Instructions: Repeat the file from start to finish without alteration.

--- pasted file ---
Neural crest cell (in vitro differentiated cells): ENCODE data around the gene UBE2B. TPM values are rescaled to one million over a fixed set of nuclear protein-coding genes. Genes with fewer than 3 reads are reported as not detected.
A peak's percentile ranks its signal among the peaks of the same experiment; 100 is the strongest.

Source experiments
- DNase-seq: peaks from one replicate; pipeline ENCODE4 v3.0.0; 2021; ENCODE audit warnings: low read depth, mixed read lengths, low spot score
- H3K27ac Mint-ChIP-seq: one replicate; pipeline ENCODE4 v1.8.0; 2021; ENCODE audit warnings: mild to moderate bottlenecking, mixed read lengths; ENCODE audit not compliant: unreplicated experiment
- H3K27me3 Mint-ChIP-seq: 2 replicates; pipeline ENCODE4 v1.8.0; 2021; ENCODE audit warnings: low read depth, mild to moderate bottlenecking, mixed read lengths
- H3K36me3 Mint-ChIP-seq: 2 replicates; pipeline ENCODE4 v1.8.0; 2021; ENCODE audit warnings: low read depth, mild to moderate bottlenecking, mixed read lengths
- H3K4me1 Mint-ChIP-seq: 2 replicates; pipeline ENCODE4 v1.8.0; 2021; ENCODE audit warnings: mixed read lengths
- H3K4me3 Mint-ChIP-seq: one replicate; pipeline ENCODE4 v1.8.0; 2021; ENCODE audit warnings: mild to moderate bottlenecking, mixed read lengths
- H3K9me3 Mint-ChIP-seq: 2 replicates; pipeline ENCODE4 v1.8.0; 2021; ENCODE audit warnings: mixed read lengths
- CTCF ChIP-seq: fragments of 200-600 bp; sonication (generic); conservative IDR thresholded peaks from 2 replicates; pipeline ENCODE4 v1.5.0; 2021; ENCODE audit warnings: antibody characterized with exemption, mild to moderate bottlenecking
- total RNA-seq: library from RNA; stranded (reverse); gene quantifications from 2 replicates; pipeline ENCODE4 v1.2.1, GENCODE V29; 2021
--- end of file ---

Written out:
Neural crest cell (in vitro differentiated cells): ENCODE data around the gene UBE2B. TPM values are rescaled to one million over a fixed set of nuclear protein-coding genes. Genes with fewer than 3 reads are reported as not detected.
A peak's percentile ranks its signal among the peaks of the same experiment; 100 is the strongest.

Source experiments
- DNase-seq: peaks from one replicate; pipeline ENCODE4 v3.0.0; 2021; ENCODE audit warnings: low read depth, mixed read lengths, low spot score
- H3K27ac Mint-ChIP-seq: one replicate; pipeline ENCODE4 v1.8.0; 2021; ENCODE audit warnings: mild to moderate bottlenecking, mixed read lengths; ENCODE audit not compliant: unreplicated experiment
- H3K27me3 Mint-ChIP-seq: 2 replicates; pipeline ENCODE4 v1.8.0; 2021; ENCODE audit warnings: low read depth, mild to moderate bottlenecking, mixed read lengths
- H3K36me3 Mint-ChIP-seq: 2 replicates; pipeline ENCODE4 v1.8.0; 2021; ENCODE audit warnings: low read depth, mild to moderate bottlenecking, mixed read lengths
- H3K4me1 Mint-ChIP-seq: 2 replicates; pipeline ENCODE4 v1.8.0; 2021; ENCODE audit warnings: mixed read lengths
- H3K4me3 Mint-ChIP-seq: one replicate; pipeline ENCODE4 v1.8.0; 2021; ENCODE audit warnings: mild to moderate bottlenecking, mixed read lengths
- H3K9me3 Mint-ChIP-seq: 2 replicates; pipeline ENCODE4 v1.8.0; 2021; ENCODE audit warnings: mixed read lengths
- CTCF ChIP-seq: fragments of 200-600 bp; sonication (generic); conservative IDR thresholded peaks from 2 replicates; pipeline ENCODE4 v1.5.0; 2021; ENCODE audit warnings: antibody characterized with exemption, mild to moderate bottlenecking
- total RNA-seq: library from RNA; stranded (reverse); gene quantifications from 2 replicates; pipeline ENCODE4 v1.2.1, GENCODE V29; 2021